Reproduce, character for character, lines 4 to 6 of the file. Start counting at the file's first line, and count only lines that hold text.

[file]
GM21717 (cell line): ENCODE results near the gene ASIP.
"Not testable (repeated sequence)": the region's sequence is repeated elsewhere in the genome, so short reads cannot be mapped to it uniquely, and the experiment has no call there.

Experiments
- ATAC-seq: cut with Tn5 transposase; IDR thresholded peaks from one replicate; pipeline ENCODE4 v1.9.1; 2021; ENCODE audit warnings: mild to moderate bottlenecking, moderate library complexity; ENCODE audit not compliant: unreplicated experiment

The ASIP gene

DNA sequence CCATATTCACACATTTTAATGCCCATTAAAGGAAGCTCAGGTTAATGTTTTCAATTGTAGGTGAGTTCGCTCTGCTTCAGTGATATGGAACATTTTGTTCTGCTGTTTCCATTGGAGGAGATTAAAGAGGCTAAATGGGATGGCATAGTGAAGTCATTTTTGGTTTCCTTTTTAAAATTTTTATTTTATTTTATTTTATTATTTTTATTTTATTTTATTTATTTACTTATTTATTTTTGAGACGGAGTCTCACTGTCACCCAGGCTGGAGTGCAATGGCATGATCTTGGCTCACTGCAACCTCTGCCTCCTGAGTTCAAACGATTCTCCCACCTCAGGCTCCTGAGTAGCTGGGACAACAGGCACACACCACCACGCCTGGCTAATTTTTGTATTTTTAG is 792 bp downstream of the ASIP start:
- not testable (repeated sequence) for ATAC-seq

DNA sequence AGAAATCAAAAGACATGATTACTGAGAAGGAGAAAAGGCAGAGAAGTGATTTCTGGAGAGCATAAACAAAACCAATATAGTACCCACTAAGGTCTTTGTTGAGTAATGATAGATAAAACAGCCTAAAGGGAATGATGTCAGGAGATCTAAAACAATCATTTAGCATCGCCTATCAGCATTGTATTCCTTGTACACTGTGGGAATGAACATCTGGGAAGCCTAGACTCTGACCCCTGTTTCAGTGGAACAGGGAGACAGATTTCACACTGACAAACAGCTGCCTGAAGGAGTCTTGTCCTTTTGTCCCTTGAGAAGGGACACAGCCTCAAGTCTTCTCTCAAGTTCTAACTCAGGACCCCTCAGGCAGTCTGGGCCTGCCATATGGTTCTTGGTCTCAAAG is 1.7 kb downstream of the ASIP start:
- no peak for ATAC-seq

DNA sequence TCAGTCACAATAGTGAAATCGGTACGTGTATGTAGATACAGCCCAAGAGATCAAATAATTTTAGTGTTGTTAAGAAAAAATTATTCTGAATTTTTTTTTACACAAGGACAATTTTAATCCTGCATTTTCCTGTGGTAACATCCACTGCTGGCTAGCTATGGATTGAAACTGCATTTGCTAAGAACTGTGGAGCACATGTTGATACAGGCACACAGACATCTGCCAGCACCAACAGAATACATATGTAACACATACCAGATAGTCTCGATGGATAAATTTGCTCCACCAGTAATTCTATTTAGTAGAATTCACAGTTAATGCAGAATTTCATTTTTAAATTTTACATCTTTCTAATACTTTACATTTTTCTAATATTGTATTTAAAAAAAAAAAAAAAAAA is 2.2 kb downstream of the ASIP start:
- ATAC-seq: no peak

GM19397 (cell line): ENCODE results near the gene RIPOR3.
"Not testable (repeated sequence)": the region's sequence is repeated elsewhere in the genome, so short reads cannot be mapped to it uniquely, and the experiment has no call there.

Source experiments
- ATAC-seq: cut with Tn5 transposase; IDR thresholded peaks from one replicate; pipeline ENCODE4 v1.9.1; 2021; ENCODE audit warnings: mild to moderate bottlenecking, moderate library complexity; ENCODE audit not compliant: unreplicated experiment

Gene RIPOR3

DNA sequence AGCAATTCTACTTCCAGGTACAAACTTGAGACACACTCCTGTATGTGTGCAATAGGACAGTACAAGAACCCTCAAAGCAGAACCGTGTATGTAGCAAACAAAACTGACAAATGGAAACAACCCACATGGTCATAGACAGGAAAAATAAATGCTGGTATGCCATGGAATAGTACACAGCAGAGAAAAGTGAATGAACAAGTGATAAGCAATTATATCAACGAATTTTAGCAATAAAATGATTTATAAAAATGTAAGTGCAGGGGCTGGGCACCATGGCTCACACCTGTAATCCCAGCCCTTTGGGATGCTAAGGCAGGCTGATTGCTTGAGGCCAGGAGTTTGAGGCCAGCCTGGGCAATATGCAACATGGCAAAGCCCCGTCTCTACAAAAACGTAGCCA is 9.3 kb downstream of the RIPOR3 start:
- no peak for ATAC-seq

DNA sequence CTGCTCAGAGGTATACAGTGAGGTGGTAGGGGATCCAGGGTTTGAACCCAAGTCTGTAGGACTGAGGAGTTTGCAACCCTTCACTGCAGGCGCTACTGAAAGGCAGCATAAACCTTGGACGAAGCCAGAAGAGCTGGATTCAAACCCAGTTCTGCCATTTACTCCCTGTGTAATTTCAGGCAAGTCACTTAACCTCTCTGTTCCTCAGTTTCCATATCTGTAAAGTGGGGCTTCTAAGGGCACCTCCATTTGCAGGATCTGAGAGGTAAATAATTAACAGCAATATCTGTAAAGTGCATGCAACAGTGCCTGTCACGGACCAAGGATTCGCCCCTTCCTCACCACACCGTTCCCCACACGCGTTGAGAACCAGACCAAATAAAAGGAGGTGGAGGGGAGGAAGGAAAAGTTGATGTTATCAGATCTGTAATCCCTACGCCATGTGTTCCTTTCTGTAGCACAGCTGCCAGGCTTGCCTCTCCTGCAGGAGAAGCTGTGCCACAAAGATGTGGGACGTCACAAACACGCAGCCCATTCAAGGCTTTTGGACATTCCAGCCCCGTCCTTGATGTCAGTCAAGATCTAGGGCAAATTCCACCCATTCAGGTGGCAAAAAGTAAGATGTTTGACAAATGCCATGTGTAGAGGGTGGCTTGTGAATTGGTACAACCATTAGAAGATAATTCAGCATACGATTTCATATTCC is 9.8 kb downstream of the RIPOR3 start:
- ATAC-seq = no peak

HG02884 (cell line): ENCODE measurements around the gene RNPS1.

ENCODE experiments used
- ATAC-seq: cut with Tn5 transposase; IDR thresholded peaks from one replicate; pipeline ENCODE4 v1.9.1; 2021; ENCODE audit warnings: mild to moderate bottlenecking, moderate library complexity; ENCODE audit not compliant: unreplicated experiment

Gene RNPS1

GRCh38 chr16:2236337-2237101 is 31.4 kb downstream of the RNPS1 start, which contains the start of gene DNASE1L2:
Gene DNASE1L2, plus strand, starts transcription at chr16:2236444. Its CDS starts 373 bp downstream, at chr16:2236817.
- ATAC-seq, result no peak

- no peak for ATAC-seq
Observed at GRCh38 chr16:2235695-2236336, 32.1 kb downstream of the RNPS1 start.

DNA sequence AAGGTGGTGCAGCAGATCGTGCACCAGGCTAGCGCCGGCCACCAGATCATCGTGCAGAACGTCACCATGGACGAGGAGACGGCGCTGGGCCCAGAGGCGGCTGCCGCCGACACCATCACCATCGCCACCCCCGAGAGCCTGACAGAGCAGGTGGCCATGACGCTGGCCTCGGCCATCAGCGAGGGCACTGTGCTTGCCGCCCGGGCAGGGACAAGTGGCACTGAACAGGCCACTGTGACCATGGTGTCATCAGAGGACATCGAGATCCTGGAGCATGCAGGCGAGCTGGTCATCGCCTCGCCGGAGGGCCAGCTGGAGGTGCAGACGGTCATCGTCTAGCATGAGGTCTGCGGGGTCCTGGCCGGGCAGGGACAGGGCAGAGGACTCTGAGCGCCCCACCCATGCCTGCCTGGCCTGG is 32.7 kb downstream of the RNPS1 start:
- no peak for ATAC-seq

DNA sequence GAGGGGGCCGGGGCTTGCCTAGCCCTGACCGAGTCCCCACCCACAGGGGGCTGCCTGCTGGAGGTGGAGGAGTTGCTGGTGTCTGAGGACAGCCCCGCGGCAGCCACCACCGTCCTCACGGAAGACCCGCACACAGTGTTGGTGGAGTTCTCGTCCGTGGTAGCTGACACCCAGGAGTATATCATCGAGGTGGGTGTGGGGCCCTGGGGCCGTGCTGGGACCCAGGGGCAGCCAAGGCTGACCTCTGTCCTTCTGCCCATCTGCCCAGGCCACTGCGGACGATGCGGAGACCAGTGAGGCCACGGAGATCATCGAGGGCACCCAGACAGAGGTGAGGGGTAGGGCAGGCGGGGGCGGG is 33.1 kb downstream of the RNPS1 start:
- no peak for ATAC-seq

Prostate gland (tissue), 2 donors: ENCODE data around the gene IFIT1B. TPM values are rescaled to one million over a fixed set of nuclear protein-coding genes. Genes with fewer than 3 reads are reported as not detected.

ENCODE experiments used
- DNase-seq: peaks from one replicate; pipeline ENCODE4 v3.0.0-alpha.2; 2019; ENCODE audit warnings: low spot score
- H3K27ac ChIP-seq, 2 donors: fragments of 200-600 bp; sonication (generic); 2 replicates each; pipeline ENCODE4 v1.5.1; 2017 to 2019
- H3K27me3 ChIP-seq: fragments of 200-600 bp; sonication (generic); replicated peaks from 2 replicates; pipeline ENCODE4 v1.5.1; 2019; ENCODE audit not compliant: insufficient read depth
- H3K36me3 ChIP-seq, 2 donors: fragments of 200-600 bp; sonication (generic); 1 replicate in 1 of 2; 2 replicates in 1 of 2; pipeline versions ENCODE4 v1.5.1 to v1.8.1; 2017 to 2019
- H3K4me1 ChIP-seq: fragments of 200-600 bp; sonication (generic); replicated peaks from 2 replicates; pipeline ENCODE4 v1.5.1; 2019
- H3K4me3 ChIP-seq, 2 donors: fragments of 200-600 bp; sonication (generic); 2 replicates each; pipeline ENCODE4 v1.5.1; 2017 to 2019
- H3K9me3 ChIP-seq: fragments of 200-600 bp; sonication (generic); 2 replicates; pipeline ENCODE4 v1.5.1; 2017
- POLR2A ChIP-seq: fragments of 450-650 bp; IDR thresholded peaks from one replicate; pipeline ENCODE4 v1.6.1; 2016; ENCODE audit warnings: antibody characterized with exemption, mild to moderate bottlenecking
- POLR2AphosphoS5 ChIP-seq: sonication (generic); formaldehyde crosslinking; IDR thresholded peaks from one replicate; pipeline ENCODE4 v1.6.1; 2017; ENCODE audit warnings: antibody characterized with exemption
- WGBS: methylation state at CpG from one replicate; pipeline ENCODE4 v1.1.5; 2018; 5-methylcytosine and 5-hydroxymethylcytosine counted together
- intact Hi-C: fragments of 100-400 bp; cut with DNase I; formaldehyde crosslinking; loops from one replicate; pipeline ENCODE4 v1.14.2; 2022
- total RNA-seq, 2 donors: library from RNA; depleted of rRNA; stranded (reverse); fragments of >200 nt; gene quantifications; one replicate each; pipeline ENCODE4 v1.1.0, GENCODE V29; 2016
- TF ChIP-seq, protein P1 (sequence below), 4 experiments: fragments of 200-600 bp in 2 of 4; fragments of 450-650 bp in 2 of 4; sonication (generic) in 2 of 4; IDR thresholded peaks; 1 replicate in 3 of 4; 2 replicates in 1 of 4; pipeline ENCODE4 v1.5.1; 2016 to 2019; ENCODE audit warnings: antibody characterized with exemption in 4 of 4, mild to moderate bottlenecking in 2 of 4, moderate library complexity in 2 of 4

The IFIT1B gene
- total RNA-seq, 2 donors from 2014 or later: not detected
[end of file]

- ATAC-seq: cut with Tn5 transposase; IDR thresholded peaks from one replicate; pipeline ENCODE4 v1.9.1; 2021; ENCODE audit warnings: mild to moderate bottlenecking, moderate library complexity; ENCODE audit not compliant: unreplicated experiment

The ASIP gene

DNA sequence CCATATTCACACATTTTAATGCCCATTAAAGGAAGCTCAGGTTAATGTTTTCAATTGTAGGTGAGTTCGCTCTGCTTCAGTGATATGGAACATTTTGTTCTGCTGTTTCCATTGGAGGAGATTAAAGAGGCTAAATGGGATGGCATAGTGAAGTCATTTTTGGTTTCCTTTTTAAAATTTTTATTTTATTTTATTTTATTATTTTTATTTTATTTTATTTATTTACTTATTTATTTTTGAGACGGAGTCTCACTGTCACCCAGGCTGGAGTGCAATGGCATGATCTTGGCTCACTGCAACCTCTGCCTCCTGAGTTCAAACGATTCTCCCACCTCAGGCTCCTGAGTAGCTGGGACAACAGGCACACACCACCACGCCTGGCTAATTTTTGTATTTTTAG is 792 bp downstream of the ASIP start: